So I would say SOMETHING powered by electricity will be dominating urban public streets in the future, but I can’t say whether it’s got humans inside of it or not. It will all be about comfort, convenience and acculturation.

    1. Ocean Railroader says:

      I really picture the future of America looking like Southwestern Vriginia after all the factories closed crushing the local economy in that area. Leading to were the only jobs are barely above minimum wage. The biggest 900 pound gorilla that could break our economy spine is how far will automation go and how will we adapt to it.

  4. loboc says:

    Based on his charts of disruptive innovations, futurist Tony Seba recently pulled back his prediction of ALL new vehicles being electric by 2030 to 2025. This will be a complete disruption of energy and automotive sectors. He also predicts that all new power plants will be new energy as well.

    And yes, one of the disruption examples he uses is NYC going from horses to cars in only 13 years.

    1. fasterthanonecanimagine says:

      Fully support 2025(fasterthanonecanimagine).
      Nobody in the developed world will buy a new ICE car by 2025 anymore, the market will be flooded with high quality used cars for a token. Remember CRT TVs?

    2. pjwood1 says:

      He also says EVs are “10X” cheaper to fuel. Cheaper, but not close to 10X.

    3. Ocean Railroader says:

      I think it’s going to take a lot longer for EV’s to take over. The reason why is electric charging stations are being built very slowly. Also as if now it’s going to take a very long time for a 200 mile range ev to filter down into the used car market that I would be able to afford.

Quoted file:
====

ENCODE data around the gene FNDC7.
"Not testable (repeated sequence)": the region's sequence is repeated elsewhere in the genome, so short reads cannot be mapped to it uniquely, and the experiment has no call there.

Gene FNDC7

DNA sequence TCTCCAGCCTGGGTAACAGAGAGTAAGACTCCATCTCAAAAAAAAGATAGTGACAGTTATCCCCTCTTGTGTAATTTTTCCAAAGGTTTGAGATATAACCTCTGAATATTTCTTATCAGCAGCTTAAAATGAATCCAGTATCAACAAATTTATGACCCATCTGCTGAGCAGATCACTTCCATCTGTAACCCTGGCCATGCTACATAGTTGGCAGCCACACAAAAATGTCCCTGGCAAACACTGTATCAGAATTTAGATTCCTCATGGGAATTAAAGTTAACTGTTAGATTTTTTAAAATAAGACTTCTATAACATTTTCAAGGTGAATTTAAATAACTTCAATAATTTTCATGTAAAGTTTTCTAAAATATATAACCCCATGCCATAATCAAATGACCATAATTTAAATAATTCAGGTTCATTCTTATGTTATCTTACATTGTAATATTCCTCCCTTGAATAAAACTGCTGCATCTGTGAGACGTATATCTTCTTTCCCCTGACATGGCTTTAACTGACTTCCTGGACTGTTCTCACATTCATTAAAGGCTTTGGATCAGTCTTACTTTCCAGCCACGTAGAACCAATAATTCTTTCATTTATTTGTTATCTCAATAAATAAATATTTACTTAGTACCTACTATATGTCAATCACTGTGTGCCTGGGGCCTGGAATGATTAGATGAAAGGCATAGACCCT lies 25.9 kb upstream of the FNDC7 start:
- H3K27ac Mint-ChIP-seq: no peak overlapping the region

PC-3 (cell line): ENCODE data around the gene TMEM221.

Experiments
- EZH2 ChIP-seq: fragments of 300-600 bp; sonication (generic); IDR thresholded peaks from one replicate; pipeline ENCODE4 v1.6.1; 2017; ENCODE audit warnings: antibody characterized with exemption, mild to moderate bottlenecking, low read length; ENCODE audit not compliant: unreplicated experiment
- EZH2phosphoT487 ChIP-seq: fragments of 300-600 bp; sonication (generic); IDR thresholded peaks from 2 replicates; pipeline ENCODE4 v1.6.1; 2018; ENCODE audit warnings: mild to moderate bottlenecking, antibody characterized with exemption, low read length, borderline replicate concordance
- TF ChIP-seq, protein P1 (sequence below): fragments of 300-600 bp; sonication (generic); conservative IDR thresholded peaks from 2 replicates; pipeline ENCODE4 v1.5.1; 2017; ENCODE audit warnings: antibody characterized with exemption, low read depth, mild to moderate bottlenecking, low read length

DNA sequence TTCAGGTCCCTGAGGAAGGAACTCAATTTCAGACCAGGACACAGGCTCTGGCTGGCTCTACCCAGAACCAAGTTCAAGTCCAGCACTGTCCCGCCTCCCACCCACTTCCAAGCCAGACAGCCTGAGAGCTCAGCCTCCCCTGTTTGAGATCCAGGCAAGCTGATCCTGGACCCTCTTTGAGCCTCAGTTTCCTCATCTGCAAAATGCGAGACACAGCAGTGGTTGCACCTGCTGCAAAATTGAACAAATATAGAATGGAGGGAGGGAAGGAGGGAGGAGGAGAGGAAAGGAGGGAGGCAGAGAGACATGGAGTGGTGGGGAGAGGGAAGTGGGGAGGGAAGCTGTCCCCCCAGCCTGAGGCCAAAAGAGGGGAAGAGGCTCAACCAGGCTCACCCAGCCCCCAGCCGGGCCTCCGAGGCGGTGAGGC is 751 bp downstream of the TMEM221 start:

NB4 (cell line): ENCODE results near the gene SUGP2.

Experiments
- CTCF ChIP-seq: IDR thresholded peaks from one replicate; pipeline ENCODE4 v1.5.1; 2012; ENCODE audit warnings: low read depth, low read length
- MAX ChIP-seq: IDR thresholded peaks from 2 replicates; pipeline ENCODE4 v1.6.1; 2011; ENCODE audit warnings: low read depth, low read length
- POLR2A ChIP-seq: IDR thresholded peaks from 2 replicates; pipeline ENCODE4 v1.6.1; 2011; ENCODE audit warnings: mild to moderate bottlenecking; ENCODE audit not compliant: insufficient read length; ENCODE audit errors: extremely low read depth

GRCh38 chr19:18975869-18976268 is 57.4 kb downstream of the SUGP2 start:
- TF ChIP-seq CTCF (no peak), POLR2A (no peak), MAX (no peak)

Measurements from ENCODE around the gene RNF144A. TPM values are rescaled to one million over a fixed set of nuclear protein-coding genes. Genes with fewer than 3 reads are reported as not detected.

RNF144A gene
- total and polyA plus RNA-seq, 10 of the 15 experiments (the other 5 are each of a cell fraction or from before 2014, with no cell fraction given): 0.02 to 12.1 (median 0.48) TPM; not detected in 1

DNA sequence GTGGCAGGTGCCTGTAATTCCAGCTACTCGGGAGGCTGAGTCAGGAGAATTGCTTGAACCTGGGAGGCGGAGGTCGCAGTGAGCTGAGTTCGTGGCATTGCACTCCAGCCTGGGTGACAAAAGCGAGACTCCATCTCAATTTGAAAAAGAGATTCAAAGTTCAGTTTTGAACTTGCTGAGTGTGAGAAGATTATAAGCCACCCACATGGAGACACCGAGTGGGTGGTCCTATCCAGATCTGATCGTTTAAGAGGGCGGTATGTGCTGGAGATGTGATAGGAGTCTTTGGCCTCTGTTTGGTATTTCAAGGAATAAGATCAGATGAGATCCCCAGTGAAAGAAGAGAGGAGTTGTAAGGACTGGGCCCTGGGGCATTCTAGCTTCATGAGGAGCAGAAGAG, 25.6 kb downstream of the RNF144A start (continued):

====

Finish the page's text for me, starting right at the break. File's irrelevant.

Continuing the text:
The only way this could be sped up is if they had a 200 mile range battery upgrade for under $3000 dollars for a 2015 Nissan leaf or Mitsubishi i-miev.

  5. Roy_H says:

    It is all about price. If a person walked into a dealership and could buy an equivalent 300 mile BEV for the same price as a gasser, then almost everybody would choose the BEV. I am optimistic that the Tesla Model 3 although starting at $35k+ will become cheaper as the years go by and the benefits of full automation kick in. When it gets low enough, good bye ICEs.

  6. Ocean Railroader says:

    Personally I think by 2030 our population and economy are going to have a ton of other things that could wreak it vs worrying about electric cars. The biggest question is will people have docent paying jobs to afford cars and housing. In that if outsourcing and automation runs rampant and we don’t have a discussion about health care and supporting all of these people who lose their jobs do to robots.

    In this low wage economy this is growing now I don’t picture myself owning a house or I will most likely being driving around a 30 year old gas car.

    Or maybe in 2025 the earth gets hit by a giant asteroid or passes though a space water cloud then we don’t have to worry about what we think 2030 will look like.

    1. Mister G says:

      By your logic, why do anything because we all eventually die lol

  7. Priusmaniac says:

    I think pure electric will go at that pace or even faster, but not autonomous vehicles, which are a transient hype that will fade when the last 5% of problems make it remain unsolved until we have true AI in yet another century or two. Even then many people simply won’t be interested. Who would want a self playing video game?

  8. Scott Franco says:

    If the EV industry does not improve the charge times, then EVs will be permanently stuck in “second car” mode. With the increase in range to 200, which matches what was a common range for gas cars before, we are looking at 1 hour charge times. Nobody is going to accept this for long distance travel. Thus these will remain city cars, and thus will be second cars only.

    If that is going to be the rule, then my “%25 by 2025” rule won’t be a tipping point, it will be a limit.